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Flattening naturals

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Nick112

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Hi
I read some ppl say there are little need or no need to flatten naturals, but at the same time, an absolute flat stone is important. So if I receieve a new natural, should I flatten it? I have an atoma 600 that I use on my 1000-8000 synths. Can a 600 grit atoma scratch a very very smooth natural with scratches or? Nakayama or ohira suita. Any valueable input what to think about when flattening naturals?

thanks
 

valgard

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Absolutely, flatten your stones!

You can prepare the surface after flattening with finer plates but for actually flattening I highly recommend you get an atoma 140.
I have all sorts of jnats, I flatten with an Atoma 140. For creating slurry I use either a worn atoma 140 or a small atoma 400. For harder stones I might use the atoma 1200 to prepare the surface. But for actual flattening (you need it more with softer stones) us the 140 always.
 

valgard

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When I want the finest possible result for a stone I simply polish the surface with progressively finer stones after flattening, finishing with a nagura, then rinse the stone and proceed to use it. But except for razors or trying to get an ultra fine polish this is hardly ever a concern. In fact, having a rougher surface helps with releasing abrasive, and thus, with speed.
 

Nick112

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When using diamond plates as atoma, there are no risk or issues with any (coarser) particles coming from the plate contaminating the natural stone and get stuck in the stone? that wont clean up by rinsing the stone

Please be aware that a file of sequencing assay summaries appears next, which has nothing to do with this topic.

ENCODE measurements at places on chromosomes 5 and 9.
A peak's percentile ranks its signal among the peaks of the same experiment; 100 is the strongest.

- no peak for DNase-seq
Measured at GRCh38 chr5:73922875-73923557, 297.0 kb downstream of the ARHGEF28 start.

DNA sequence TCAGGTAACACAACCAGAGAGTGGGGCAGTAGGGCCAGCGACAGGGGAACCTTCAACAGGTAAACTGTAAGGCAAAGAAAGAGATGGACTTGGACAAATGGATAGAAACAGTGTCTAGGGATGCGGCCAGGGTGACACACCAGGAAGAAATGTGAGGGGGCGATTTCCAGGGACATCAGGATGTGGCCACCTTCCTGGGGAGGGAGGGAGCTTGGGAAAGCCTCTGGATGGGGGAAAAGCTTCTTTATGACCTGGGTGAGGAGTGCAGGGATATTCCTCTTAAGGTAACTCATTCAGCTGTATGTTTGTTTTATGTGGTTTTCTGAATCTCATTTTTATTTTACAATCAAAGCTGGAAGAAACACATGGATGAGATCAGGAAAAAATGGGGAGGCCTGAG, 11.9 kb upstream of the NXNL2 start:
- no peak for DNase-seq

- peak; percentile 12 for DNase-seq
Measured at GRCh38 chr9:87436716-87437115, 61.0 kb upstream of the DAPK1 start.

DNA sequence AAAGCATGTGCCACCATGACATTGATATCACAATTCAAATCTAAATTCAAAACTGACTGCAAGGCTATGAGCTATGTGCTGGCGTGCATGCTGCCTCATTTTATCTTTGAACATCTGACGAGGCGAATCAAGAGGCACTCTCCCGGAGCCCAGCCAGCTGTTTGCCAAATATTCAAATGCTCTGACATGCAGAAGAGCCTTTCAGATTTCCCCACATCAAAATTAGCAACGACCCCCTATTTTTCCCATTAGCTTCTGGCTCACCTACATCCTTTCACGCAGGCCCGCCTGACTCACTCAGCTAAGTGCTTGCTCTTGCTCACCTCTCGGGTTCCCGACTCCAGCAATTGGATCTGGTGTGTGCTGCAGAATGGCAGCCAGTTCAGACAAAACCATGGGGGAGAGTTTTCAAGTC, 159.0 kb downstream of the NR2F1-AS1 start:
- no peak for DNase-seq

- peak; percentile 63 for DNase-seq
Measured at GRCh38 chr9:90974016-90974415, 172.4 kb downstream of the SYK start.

kayman67

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Only when new. Not that much later on.

Best and easiest way to keep them flat so far, was using SiC abrasive powders and a metal sheet (some cookie or pizza or whatever similar metal tray works fine and keeps everything under control). The Atoma would be just to keep them clean if necessary and making slurry.
 

Nick112

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How do you recommend making sure it is as flat as it can be? Since flatness is important. Do you use a pencil to draw lines and then use a large atoma plate to flatten ”away” all the marks? Or do any of you use a straightedge or something to measure or verify the degree of flatness?
 

ian

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Use the pencil trick, that’s all you’ll ever need. With a straight edge you’d have to remeasure every couple seconds while flattening. Not fun.
 

nutmeg

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How do you recommend making sure it is as flat as it can be? Since flatness is important. Do you use a pencil to draw lines and then use a large atoma plate to flatten ”away” all the marks? Or do any of you use a straightedge or something to measure or verify the degree of flatness?